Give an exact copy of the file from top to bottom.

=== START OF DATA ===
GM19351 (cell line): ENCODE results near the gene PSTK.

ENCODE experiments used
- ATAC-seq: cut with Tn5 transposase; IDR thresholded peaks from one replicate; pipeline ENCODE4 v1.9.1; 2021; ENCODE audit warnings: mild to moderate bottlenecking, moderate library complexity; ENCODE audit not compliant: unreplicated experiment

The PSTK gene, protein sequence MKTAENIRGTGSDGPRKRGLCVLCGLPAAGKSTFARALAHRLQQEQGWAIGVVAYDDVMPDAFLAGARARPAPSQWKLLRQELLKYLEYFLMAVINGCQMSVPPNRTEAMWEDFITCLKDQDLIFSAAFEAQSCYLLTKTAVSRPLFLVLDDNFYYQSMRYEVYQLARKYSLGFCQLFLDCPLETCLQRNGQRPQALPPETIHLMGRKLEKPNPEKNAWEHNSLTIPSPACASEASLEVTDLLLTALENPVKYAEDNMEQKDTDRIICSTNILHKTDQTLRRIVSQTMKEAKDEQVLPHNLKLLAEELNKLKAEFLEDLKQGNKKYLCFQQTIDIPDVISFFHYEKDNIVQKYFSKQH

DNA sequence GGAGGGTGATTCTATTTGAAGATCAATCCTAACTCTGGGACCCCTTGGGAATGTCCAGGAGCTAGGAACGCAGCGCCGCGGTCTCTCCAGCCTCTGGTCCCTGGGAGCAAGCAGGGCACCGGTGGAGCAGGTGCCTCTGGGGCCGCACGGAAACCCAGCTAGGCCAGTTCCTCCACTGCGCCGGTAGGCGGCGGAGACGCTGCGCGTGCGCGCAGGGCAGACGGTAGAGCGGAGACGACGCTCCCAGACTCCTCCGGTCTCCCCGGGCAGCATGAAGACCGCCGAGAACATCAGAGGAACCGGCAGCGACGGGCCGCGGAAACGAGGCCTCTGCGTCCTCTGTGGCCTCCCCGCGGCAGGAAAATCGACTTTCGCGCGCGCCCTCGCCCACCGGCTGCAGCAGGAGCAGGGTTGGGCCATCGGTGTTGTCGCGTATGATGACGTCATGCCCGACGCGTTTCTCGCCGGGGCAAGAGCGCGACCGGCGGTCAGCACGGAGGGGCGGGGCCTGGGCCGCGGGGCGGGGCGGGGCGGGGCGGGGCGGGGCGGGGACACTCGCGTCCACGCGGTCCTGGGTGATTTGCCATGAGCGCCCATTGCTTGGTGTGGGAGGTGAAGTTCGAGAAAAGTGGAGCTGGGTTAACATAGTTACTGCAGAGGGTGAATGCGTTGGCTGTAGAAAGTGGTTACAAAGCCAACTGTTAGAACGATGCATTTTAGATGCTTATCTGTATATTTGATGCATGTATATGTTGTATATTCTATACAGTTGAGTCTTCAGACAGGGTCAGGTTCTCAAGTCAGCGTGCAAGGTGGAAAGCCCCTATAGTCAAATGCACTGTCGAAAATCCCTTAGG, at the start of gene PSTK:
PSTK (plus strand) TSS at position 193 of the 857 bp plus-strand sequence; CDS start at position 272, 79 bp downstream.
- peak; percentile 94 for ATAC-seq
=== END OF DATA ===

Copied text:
GM19351 (cell line): ENCODE results near the gene PSTK.

ENCODE experiments used
- ATAC-seq: cut with Tn5 transposase; IDR thresholded peaks from one replicate; pipeline ENCODE4 v1.9.1; 2021; ENCODE audit warnings: mild to moderate bottlenecking, moderate library complexity; ENCODE audit not compliant: unreplicated experiment

The PSTK gene, protein sequence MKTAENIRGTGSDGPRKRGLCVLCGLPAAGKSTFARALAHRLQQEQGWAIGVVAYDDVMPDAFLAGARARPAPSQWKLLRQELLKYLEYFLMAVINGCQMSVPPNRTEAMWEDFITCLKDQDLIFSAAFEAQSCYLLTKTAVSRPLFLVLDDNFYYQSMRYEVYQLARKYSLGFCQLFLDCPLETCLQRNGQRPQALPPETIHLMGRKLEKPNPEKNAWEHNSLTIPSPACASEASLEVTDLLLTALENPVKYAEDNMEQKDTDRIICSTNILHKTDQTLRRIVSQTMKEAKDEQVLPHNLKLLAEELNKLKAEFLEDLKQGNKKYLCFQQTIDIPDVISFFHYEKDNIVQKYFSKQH

DNA sequence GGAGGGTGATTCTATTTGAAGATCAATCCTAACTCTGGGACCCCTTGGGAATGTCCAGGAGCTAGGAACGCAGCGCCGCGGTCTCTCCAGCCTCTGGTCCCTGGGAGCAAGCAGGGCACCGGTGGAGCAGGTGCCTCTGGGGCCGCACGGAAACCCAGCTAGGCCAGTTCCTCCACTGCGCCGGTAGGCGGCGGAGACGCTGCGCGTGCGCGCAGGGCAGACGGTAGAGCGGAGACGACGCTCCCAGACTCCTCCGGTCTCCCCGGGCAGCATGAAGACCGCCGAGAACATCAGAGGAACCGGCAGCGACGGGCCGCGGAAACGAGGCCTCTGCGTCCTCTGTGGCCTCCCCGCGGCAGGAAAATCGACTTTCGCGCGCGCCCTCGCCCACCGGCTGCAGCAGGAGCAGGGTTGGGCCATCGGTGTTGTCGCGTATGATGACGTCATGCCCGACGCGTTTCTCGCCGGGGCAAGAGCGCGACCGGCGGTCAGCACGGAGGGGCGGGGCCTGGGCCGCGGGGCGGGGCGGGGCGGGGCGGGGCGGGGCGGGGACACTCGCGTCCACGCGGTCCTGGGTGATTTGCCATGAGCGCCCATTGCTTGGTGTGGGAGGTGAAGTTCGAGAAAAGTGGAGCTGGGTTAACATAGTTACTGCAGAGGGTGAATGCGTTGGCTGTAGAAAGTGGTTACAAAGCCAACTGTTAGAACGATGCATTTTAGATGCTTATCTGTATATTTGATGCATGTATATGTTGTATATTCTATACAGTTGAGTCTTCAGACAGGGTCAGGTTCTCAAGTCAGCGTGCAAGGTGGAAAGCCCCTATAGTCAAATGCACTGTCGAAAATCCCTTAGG, at the start of gene PSTK:
PSTK (plus strand) TSS at position 193 of the 857 bp plus-strand sequence; CDS start at position 272, 79 bp downstream.
- peak; percentile 94 for ATAC-seq